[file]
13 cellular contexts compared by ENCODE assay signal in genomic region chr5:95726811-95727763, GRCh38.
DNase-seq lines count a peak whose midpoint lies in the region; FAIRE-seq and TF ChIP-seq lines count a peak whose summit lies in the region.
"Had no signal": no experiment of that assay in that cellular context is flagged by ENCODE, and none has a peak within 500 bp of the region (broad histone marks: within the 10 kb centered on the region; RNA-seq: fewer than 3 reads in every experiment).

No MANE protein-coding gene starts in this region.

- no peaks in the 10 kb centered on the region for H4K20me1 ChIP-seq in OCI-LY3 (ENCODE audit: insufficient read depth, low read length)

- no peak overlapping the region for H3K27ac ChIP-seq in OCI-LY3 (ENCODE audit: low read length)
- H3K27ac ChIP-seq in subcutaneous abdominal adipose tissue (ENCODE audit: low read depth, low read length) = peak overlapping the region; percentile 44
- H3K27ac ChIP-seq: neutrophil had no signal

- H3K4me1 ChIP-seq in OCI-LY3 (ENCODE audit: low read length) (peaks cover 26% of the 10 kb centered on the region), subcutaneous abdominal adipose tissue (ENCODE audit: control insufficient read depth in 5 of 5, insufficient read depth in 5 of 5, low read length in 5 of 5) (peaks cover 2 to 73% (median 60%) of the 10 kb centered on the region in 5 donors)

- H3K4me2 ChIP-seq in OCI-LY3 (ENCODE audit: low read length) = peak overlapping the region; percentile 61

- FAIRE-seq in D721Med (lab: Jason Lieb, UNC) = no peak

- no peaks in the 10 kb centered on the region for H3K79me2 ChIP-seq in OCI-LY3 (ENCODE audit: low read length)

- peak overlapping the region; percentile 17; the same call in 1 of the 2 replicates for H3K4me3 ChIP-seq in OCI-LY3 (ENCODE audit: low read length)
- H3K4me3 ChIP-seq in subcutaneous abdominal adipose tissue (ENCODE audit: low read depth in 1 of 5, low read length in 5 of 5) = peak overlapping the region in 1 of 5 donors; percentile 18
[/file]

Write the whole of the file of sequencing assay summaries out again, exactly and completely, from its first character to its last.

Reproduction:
13 cellular contexts compared by ENCODE assay signal in genomic region chr5:95726811-95727763, GRCh38.
DNase-seq lines count a peak whose midpoint lies in the region; FAIRE-seq and TF ChIP-seq lines count a peak whose summit lies in the region.
"Had no signal": no experiment of that assay in that cellular context is flagged by ENCODE, and none has a peak within 500 bp of the region (broad histone marks: within the 10 kb centered on the region; RNA-seq: fewer than 3 reads in every experiment).

No MANE protein-coding gene starts in this region.

- no peaks in the 10 kb centered on the region for H4K20me1 ChIP-seq in OCI-LY3 (ENCODE audit: insufficient read depth, low read length)

- no peak overlapping the region for H3K27ac ChIP-seq in OCI-LY3 (ENCODE audit: low read length)
- H3K27ac ChIP-seq in subcutaneous abdominal adipose tissue (ENCODE audit: low read depth, low read length) = peak overlapping the region; percentile 44
- H3K27ac ChIP-seq: neutrophil had no signal

- H3K4me1 ChIP-seq in OCI-LY3 (ENCODE audit: low read length) (peaks cover 26% of the 10 kb centered on the region), subcutaneous abdominal adipose tissue (ENCODE audit: control insufficient read depth in 5 of 5, insufficient read depth in 5 of 5, low read length in 5 of 5) (peaks cover 2 to 73% (median 60%) of the 10 kb centered on the region in 5 donors)

- H3K4me2 ChIP-seq in OCI-LY3 (ENCODE audit: low read length) = peak overlapping the region; percentile 61

- FAIRE-seq in D721Med (lab: Jason Lieb, UNC) = no peak

- no peaks in the 10 kb centered on the region for H3K79me2 ChIP-seq in OCI-LY3 (ENCODE audit: low read length)

- peak overlapping the region; percentile 17; the same call in 1 of the 2 replicates for H3K4me3 ChIP-seq in OCI-LY3 (ENCODE audit: low read length)
- H3K4me3 ChIP-seq in subcutaneous abdominal adipose tissue (ENCODE audit: low read depth in 1 of 5, low read length in 5 of 5) = peak overlapping the region in 1 of 5 donors; percentile 18